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Relocating at what costs? How the NFL is hurting its fans.

March 29, 2017

 March 27, 2017 will always be remembered to Oakland football fans as the day the Raiders left town. Again. 


It doesn't come easy for Oakland Raiders fans as Monday the NFL owners voted             31-1 to approve the move to Las Vegas by the 2020 season. Yet the Raiders will have to play in Oakland for at least two more seasons as their stadium is built in Vegas. 


The news wasn't too much of a surprise for Raiders fans as owner Mark Davis was rumored for months to be relocating the team to Vegas. It is the second time the Raiders have left Oakland, the first being in 1982 when Al Davis moved the team to Los Angeles but returned in 1995. Yet the feeling didn't come easy for Bay Area fans. 


Just as the team was beginning to turn a page as they made the playoffs in 2016 for the first time since 2002, their beloved Silver and Black are heading out of town. The promising young team led by QB Derrick Carr and Pro-Bowl defensive stars Khalil Mack  were just starting to make waves in the East Bay and just like that gone.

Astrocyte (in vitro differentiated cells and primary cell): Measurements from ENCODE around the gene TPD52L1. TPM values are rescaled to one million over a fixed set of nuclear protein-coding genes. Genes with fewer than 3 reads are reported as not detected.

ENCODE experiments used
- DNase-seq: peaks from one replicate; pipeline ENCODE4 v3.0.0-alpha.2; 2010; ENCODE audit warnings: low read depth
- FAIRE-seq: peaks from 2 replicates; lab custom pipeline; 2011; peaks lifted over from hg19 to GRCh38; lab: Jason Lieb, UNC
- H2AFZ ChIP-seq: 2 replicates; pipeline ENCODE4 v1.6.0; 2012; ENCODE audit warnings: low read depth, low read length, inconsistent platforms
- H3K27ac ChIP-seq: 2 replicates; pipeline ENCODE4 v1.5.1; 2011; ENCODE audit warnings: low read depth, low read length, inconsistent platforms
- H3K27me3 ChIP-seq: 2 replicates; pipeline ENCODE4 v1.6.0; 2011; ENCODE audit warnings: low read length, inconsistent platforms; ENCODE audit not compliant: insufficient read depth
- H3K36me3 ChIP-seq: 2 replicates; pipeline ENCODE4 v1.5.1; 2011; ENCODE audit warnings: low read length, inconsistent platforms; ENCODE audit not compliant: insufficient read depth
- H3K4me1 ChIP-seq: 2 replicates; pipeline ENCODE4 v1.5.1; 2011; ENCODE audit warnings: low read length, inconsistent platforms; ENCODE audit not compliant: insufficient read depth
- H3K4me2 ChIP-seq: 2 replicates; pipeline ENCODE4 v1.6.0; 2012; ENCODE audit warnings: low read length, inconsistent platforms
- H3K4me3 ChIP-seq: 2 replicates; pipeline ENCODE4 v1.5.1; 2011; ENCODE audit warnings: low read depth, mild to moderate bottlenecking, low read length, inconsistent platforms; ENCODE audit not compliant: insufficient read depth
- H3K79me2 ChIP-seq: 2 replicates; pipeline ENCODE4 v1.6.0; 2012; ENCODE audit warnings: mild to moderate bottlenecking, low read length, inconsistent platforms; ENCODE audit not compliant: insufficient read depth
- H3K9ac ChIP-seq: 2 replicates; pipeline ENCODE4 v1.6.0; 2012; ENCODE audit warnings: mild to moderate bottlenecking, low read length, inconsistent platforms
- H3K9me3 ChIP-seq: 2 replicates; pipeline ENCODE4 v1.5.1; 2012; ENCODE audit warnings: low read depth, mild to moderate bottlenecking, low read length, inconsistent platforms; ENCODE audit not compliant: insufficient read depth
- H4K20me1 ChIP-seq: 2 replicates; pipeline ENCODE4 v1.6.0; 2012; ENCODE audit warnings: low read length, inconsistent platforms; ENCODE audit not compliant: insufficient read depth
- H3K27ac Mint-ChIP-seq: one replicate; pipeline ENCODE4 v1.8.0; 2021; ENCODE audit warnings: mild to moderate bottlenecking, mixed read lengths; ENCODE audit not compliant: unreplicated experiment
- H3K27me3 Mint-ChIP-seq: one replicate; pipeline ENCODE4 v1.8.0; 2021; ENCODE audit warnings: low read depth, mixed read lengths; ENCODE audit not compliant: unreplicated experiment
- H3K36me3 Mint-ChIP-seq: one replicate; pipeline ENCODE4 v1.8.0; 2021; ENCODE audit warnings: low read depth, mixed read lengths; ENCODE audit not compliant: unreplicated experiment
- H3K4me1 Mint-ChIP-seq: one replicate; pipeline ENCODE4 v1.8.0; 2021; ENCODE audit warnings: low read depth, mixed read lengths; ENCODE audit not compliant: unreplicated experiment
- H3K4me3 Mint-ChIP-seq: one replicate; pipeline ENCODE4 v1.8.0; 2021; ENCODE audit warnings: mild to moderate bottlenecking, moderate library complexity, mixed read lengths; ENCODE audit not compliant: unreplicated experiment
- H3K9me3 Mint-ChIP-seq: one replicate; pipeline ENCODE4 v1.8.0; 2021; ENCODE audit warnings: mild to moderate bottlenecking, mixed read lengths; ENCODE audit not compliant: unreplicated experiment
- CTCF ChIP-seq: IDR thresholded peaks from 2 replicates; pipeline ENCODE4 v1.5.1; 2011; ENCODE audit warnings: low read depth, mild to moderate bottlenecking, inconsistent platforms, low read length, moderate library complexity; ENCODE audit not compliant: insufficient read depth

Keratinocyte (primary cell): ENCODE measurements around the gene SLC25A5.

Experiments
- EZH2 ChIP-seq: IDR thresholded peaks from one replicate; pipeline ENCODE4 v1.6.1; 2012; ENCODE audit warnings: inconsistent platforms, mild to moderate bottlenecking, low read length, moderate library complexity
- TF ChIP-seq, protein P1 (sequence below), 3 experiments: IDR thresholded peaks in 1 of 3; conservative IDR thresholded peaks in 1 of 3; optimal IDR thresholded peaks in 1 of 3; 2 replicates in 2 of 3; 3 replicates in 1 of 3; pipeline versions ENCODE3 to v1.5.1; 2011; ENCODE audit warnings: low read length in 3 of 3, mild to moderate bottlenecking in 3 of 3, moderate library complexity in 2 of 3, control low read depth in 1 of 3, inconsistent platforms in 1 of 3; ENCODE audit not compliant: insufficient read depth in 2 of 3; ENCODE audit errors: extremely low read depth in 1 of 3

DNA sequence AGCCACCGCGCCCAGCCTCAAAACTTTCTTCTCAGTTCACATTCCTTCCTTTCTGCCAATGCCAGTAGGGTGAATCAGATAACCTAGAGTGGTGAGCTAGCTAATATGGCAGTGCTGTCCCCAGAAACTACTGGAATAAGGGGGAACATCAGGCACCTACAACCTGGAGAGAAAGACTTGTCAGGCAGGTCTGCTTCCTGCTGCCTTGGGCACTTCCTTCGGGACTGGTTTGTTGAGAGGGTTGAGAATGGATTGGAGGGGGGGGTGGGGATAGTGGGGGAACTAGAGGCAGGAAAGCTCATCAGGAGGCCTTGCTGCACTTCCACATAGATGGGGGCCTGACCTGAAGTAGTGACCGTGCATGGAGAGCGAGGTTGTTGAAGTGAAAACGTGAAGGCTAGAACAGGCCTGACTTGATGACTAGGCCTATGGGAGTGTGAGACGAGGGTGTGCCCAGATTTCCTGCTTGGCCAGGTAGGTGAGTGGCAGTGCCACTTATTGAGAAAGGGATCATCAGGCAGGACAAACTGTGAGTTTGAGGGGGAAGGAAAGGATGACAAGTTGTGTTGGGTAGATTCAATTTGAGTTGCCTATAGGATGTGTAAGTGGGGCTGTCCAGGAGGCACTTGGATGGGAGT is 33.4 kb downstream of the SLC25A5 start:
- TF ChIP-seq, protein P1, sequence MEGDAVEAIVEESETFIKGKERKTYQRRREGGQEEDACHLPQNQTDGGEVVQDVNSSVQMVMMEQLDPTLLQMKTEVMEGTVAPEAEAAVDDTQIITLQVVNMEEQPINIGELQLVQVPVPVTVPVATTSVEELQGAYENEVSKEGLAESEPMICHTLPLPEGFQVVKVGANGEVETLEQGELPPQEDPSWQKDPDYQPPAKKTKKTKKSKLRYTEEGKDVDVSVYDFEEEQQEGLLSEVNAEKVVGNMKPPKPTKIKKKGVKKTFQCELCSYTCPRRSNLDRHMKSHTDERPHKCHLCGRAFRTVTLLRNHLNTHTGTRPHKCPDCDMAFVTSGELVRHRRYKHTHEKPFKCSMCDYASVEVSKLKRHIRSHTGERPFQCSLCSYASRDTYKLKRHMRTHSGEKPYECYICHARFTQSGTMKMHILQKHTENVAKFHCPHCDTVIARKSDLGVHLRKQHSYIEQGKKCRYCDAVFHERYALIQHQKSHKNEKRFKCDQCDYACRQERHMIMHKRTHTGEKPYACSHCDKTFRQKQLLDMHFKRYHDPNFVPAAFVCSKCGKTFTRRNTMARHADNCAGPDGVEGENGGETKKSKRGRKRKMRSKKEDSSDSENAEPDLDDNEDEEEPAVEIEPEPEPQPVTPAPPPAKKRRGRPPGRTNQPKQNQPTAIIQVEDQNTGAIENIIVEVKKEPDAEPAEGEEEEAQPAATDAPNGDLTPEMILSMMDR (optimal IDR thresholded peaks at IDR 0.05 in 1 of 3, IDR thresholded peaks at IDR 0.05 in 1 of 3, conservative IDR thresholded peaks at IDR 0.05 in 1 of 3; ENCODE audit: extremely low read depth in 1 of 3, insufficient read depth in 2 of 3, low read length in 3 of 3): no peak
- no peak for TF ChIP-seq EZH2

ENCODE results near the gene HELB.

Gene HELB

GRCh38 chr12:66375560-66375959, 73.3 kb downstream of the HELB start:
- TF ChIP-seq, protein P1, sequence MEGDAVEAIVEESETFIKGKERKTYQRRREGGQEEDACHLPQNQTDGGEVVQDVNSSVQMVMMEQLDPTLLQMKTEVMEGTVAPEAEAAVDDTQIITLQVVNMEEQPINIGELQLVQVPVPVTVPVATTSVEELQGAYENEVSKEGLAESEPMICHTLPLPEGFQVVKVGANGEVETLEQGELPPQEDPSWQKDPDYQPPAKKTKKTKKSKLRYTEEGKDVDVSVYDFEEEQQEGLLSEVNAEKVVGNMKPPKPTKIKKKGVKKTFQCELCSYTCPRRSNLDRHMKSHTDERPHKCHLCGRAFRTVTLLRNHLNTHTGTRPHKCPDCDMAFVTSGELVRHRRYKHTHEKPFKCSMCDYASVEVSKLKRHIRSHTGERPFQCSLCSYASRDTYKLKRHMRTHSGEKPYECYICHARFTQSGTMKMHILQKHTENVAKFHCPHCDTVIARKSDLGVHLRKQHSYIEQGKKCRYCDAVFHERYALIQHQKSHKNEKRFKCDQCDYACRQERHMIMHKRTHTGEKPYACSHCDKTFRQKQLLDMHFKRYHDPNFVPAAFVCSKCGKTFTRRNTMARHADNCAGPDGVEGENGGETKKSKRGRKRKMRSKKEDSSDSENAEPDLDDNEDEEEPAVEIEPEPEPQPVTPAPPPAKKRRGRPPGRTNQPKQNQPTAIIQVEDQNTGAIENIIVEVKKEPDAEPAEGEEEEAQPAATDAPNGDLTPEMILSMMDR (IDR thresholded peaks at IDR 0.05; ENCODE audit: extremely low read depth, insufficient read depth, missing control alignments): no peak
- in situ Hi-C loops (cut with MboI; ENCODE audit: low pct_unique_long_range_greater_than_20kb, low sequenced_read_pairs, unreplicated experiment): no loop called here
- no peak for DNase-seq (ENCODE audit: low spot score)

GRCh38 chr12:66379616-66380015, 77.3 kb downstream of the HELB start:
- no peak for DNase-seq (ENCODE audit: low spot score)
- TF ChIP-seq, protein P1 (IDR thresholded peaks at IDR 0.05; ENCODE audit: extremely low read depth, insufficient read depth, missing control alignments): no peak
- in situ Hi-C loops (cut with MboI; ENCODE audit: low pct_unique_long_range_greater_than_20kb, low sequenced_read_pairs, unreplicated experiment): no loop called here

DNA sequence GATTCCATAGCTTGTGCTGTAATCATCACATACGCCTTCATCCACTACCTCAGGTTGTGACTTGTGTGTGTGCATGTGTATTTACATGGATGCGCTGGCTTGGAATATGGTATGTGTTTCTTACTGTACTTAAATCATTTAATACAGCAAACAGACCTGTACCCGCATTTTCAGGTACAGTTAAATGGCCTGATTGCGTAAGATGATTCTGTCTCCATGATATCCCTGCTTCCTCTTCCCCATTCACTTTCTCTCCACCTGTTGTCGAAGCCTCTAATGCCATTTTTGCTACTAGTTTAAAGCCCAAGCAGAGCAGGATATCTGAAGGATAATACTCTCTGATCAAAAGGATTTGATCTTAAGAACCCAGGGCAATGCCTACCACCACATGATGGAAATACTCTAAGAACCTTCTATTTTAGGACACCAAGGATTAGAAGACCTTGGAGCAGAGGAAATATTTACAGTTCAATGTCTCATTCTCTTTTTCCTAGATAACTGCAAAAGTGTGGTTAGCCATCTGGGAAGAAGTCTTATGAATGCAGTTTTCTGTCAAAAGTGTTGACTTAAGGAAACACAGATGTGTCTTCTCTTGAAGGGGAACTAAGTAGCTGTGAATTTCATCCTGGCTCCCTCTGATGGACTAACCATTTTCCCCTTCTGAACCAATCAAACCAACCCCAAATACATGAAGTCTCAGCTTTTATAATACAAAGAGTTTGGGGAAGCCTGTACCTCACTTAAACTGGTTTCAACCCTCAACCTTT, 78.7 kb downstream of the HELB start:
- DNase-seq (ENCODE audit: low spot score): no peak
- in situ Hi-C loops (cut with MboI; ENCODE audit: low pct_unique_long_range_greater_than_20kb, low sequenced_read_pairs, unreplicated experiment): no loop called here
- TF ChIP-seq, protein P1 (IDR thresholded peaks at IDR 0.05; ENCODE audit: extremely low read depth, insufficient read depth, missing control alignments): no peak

Oakland Raiders fans voiced their anger on social media and left Raiders apparel at team headquarters. Some said they wouldn't support the team going forward even if they won a Super Bowl in the next two years. 


It has become a too common scene for the NFL since last January when the Rams left St.Louis to come to LA. The Chargers followed suite and left San Diego to much disapproval of their fans that were one of most loyal fan bases in football for over 50 years. Now Oakland, St.Louis and San Diego are left without football teams and thousands of broken hearts left behind. 


Yet all these team relocations all had to do with the same thing: Money. The NFL chose profits over people and while it is a business it sends a powerful message to its fans. Loyalty comes at a price and while the NFL rules TV ratings and Sundays this might be changing.


Last season ratings did drop and attendance was down, while it might be too early to tell this could be the start of a downward trend for the NFL. With concussion studies and less kids playing football, the NFL doesn't need any more bad PR. It's already doing that on it's own.


Who knows in the long run what these moves mean for the NFL but one thing is for sure. Raider Nation just got left in the dark. Again. 










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